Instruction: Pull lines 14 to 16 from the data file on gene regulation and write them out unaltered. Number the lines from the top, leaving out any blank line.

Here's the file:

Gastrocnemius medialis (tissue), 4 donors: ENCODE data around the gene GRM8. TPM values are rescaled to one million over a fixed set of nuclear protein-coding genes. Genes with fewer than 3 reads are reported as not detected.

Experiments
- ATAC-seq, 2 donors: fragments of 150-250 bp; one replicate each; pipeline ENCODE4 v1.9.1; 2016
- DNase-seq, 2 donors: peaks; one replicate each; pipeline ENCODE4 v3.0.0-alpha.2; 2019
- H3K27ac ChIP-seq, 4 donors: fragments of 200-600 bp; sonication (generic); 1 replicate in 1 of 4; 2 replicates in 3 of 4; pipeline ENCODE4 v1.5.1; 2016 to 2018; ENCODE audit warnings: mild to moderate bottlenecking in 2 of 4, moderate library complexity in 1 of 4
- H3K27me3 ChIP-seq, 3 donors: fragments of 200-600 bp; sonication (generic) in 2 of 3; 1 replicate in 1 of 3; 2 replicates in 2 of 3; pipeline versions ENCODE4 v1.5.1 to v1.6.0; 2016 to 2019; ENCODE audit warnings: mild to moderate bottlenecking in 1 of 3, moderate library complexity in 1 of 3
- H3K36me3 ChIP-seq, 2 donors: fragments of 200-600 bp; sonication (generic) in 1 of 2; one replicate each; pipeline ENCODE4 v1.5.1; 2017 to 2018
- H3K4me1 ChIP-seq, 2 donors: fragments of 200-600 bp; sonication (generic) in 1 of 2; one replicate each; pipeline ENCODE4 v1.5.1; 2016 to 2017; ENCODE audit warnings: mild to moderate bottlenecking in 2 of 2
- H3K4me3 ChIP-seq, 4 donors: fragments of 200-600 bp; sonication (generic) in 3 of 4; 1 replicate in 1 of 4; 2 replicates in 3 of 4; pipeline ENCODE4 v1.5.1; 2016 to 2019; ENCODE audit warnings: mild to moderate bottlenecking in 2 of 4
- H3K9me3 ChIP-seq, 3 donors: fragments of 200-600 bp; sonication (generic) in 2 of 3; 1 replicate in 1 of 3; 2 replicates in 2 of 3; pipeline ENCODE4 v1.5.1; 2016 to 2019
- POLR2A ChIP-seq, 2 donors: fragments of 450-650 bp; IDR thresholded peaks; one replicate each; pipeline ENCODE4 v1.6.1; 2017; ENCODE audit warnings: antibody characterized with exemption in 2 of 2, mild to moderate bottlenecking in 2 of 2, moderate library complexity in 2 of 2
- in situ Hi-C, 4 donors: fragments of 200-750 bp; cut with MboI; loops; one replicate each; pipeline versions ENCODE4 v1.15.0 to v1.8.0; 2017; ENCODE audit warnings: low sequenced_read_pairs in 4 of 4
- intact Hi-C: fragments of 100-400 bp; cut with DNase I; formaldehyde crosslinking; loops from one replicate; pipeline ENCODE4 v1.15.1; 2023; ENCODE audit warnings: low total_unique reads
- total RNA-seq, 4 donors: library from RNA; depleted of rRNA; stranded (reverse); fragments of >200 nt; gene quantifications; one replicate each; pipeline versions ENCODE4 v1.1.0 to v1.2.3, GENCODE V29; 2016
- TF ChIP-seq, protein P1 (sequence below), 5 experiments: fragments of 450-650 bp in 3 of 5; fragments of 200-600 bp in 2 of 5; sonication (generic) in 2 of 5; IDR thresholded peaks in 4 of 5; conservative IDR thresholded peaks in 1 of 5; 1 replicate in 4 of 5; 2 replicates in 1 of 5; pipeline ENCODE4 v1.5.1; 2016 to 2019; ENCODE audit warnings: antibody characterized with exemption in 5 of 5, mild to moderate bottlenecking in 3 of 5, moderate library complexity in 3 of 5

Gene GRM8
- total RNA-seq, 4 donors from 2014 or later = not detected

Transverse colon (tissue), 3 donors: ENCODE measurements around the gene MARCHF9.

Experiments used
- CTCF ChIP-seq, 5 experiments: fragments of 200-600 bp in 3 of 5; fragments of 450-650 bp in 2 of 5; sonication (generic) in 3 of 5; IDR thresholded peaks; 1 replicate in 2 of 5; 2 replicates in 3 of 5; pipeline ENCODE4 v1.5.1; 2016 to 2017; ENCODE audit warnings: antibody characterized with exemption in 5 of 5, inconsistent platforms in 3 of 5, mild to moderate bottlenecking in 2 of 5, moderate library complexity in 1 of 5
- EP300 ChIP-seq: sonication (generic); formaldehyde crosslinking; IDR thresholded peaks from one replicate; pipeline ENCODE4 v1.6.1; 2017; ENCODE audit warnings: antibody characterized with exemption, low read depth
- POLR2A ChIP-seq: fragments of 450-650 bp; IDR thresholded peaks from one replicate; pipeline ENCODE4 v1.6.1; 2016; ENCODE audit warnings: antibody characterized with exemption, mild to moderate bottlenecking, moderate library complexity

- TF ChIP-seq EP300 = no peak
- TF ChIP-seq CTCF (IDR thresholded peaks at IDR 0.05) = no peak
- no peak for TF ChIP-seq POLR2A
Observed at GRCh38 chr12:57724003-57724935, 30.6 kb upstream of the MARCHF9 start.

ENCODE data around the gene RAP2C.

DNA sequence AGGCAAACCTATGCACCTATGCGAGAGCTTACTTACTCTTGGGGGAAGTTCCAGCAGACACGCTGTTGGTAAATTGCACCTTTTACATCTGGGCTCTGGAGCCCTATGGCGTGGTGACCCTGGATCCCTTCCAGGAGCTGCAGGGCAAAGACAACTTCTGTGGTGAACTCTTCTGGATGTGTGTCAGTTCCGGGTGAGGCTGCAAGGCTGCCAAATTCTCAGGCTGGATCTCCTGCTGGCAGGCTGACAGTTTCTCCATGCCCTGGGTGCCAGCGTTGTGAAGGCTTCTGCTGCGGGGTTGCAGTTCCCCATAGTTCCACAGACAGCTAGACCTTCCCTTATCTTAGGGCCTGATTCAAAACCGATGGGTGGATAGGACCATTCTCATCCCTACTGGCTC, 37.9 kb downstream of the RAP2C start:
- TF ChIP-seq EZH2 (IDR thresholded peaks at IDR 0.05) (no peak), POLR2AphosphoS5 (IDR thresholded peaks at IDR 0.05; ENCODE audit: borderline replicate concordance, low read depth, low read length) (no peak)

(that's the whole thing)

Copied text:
- total RNA-seq, 4 donors: library from RNA; depleted of rRNA; stranded (reverse); fragments of >200 nt; gene quantifications; one replicate each; pipeline versions ENCODE4 v1.1.0 to v1.2.3, GENCODE V29; 2016
- TF ChIP-seq, protein P1 (sequence below), 5 experiments: fragments of 450-650 bp in 3 of 5; fragments of 200-600 bp in 2 of 5; sonication (generic) in 2 of 5; IDR thresholded peaks in 4 of 5; conservative IDR thresholded peaks in 1 of 5; 1 replicate in 4 of 5; 2 replicates in 1 of 5; pipeline ENCODE4 v1.5.1; 2016 to 2019; ENCODE audit warnings: antibody characterized with exemption in 5 of 5, mild to moderate bottlenecking in 3 of 5, moderate library complexity in 3 of 5

Gene GRM8